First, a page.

Lesnars_tiny_pecker_says- July 12, 2011 at 1:54 pm
Tell any of these boys that, if they need testosterone, just let me know. I am a real man! I sweat that shit out. I will give them my jock and they can simmer it for 15 minutes in some water and it will be enough to cover all the fighters for a year. I got so much of that shit my hair grows hair. I have a man sweater that won't quit. I braid my ass hair! My balls are the size of two computer mice. Now go tell that, HOME BOY!
knucklesamitch- July 12, 2011 at 1:44 pm
@EFB,

Without TRT, I can't grow a mustache...I've tried. Oh well, off to the doctor!
El Famous Burrito- July 12, 2011 at 1:26 pm
Don Frye told me to say that. Or his mustache did, at least. It must be obeyed.
El Guapo- July 12, 2011 at 1:17 pm
^Not that there's anything wrong with that. If that's what... Y'know.
El Guapo- July 12, 2011 at 1:15 pm
What Get Off Me said. O Chan, too. But not you, Famouso, as some guys look gay with mustaches.
El Famous Burrito- July 12, 2011 at 12:57 pm
If you're feeling less manly, grow a mustache.
O Chan- July 12, 2011 at 12:56 pm
I don't know about you guys, but seeing that picture of Hendo has given me a strong urge to get a Junior Bacon Cheese and a Frosty.
Get Off Me- July 12, 2011 at 12:55 pm
The stress on the body caused by weight cutting is extreme, over time this may lower testosterone in a given individual. I can also come up with about ten other factors that can lower an individuals testosterone as they age as well.
The best way I can put it, testosterone levels are part of your genetics, if you need to supplement to bring them to "normal" or "average" levels, it is like a person who is 5'4" saying he needs to have a surgery to become taller so that he is in the average height range of males....at the end of the day, sport is about natural selection, if you need help to bring your testosterone up, you should not be able to participate at the elite level of the sport.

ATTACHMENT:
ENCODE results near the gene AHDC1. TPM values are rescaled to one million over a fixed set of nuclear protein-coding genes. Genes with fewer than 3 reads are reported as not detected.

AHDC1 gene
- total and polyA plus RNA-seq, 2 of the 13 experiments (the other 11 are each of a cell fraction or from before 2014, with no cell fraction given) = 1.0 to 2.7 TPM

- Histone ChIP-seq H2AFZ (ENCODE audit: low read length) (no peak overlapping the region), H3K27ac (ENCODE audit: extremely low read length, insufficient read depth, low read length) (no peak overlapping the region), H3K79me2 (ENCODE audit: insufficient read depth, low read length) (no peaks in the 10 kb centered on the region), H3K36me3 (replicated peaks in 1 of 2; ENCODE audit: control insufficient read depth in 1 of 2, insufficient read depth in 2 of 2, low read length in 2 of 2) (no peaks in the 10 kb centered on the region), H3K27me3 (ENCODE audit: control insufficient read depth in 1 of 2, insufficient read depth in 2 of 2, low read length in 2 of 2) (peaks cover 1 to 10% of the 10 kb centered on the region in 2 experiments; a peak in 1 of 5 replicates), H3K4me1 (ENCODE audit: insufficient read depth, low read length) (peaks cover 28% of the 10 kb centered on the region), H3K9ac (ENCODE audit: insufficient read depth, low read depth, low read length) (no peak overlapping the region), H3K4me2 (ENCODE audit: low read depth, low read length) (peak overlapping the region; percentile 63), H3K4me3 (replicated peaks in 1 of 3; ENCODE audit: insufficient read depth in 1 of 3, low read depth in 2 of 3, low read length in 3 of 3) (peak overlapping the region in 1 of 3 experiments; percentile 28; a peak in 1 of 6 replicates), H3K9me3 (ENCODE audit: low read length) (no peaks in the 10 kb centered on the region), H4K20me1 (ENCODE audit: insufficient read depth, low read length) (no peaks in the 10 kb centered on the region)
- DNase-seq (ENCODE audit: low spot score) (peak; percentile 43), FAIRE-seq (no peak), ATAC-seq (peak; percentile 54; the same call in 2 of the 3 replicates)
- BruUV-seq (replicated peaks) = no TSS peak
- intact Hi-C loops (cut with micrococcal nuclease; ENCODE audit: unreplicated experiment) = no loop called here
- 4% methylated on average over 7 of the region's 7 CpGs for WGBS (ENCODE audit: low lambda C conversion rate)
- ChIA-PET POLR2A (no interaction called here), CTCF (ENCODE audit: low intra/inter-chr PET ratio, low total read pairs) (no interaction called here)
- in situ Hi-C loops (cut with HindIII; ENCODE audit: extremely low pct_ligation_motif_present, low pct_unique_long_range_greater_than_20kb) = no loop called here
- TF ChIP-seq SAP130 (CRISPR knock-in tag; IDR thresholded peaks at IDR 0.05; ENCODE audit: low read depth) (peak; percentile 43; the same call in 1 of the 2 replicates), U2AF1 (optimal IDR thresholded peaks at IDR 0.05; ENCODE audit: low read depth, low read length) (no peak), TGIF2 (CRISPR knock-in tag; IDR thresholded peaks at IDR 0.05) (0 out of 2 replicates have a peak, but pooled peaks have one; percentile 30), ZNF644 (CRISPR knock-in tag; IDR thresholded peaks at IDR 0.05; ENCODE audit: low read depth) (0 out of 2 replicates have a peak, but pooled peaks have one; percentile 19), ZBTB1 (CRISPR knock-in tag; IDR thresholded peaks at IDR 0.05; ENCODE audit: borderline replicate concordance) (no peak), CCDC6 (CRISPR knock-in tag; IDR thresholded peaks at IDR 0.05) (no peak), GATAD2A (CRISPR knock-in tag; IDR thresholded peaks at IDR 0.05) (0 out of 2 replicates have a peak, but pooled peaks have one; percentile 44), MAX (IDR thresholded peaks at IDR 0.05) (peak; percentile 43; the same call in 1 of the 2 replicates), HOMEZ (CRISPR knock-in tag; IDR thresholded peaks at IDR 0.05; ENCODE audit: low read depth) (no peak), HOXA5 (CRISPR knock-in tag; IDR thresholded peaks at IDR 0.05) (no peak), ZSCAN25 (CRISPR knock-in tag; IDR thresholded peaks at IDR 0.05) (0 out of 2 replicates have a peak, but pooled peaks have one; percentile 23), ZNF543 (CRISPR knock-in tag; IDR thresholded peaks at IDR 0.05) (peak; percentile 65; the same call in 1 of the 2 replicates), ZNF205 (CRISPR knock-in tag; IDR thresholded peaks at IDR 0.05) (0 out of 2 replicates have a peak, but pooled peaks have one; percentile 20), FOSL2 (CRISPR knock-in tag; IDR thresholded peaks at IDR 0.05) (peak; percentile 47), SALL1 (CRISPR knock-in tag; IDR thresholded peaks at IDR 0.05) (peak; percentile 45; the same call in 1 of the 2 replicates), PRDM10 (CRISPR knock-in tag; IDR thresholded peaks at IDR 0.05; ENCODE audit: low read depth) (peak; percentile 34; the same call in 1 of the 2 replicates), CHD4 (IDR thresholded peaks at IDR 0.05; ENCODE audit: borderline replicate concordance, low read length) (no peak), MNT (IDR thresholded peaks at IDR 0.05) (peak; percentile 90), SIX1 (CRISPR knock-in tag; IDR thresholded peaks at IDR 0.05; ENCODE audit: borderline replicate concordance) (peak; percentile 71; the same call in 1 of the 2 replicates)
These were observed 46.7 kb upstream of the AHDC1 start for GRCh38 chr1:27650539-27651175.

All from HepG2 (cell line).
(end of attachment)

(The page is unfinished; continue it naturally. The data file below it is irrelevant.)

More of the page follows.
jgrant- July 12, 2011 at 12:46 pm
I'm willing to bet the fact that Hendo has been wrestling/fighting for so long and cutting weight during that time has definitely affected his body's ability to produce testosterone.
Pen Fifteen- July 12, 2011 at 12:31 pm
@MRuss
I have heard this claim bandied about quite a bit, and I have yet to see any medical evidence to support it. The guy on Sherdog's fistic medicine column recently that there are "many possible reasons" for late-onset hypogonadism, but I have yet to see any elaboration on this that goes beyond hand-waving.
mgunn- July 12, 2011 at 12:27 pm
It opens up such a can of worms... It's really cheating... Like the article said if you took before it can cause it to be low later so you'd need a one-strike you're out policy.

Also, EVERYONE feels tired and fatigued. I suppose EVERYONE should be tested. Oh, and those tests have variability. Yes, that's right, you can take it again and again until you are low ONCE, and then show that to a doctor.

And the "normal" ranges are arbitrary. And actually they vary among different people. It's possible low testosterone is a sign rather than a disease. Body's telling you to rest, but you can cheat and take this artificial stuff and feel great again.

The solution is to ban it entirely. Oh you have this disease? You can't compete then. Discriminatory? Yes, but do we let people in wheelchairs and developmentally disabled people compete? Why not? They'd get killed? Well then so would low testosterone people so don't let them compete.
Mike Russell- July 12, 2011 at 12:21 pm
Weight cutting for prolonged amounts of time will contribute to low test levels.
Get Off Me- July 12, 2011 at 12:11 pm
Low testosterone also causes loss of conciousness for Bisping.
Bare Grappler- July 12, 2011 at 12:08 pm
I'm just a caveman, but I find it difficult to believe in the sample size of the UFC you have this many guys with such a "syndrome". These guys usually come from some other form of elite athletic competition.

It's like saying, "without HGH I wouldn't be as big and fast as that black guy so it's fair for me to take it to make a fair fight".